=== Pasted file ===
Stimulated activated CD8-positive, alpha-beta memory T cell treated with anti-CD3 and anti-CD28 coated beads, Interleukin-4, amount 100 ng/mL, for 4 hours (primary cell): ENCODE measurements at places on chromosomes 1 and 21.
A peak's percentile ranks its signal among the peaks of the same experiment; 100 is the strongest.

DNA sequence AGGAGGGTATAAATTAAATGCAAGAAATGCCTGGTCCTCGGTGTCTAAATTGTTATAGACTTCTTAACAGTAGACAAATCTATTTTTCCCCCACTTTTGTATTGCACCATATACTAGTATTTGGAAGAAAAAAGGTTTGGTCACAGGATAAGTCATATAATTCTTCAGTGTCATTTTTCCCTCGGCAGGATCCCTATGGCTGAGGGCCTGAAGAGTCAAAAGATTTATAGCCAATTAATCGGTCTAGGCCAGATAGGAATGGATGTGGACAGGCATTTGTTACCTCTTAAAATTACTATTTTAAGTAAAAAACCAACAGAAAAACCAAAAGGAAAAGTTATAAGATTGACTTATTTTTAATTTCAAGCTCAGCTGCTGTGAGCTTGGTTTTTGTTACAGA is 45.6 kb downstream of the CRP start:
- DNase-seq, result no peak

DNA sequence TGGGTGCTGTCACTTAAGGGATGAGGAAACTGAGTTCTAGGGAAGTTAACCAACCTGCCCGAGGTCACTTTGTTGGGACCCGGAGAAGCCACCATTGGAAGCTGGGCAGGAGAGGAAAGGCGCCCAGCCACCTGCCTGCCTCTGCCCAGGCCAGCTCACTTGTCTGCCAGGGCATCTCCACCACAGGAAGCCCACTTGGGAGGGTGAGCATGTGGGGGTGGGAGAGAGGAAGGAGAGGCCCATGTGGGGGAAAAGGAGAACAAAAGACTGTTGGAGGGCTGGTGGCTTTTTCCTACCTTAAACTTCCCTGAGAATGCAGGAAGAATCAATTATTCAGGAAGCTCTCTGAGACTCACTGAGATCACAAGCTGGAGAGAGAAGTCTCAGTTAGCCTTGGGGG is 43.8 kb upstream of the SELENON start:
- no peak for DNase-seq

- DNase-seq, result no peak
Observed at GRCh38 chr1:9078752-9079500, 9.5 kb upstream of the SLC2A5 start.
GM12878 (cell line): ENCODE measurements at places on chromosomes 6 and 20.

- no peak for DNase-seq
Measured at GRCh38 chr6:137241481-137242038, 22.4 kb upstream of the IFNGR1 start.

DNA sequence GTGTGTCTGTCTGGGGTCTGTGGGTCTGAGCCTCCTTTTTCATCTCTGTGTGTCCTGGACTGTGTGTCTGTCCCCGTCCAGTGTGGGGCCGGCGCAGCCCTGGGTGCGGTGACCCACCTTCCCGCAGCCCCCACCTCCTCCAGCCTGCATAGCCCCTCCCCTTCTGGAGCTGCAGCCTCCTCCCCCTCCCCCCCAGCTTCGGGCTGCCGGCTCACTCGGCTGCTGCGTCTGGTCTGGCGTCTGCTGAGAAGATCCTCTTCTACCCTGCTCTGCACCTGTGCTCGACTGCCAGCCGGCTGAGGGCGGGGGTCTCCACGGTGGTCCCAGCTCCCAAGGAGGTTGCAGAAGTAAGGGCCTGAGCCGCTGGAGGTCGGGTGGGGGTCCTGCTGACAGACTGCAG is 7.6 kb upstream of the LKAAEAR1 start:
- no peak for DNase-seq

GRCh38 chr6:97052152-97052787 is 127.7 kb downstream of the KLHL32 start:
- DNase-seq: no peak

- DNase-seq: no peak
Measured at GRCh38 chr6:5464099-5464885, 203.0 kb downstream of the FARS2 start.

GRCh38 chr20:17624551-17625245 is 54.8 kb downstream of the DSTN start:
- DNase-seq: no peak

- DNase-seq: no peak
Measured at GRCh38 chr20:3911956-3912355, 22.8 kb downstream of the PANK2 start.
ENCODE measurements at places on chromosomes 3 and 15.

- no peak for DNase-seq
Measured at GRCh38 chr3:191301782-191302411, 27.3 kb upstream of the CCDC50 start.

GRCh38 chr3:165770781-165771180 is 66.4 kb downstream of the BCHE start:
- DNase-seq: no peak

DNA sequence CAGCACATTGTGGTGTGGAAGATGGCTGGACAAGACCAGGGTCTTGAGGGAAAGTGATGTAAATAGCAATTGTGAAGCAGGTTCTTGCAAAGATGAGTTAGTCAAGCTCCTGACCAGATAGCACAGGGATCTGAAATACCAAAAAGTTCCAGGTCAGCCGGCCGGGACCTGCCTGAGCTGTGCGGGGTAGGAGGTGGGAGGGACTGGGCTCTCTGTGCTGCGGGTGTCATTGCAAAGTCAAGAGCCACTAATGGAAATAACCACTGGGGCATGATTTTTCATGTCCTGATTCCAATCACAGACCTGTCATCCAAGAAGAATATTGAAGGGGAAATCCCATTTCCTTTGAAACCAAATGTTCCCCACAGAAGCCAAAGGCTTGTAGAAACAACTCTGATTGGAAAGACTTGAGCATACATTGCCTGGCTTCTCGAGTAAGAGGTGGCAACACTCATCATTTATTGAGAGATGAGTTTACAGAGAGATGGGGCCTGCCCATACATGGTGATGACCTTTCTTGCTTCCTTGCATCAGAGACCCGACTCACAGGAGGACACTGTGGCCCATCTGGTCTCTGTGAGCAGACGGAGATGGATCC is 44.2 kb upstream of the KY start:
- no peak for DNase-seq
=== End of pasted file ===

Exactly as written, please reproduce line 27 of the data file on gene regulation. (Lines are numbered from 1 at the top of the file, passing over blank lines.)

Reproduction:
DNA sequence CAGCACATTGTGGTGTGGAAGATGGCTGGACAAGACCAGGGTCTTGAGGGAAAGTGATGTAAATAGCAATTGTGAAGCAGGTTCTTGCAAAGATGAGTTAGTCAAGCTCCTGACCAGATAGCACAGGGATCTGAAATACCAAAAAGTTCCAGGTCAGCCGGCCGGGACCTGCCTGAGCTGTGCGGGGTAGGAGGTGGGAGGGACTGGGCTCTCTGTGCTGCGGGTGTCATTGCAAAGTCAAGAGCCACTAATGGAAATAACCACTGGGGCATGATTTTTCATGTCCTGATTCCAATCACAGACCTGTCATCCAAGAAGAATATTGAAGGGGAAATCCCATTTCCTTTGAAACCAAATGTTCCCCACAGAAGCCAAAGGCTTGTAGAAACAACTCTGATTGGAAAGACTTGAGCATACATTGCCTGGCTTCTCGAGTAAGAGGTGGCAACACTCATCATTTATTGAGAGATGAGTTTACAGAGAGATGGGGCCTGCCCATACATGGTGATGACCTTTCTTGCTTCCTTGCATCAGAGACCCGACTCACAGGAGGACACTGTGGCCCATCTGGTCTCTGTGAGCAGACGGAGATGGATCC is 44.2 kb upstream of the KY start: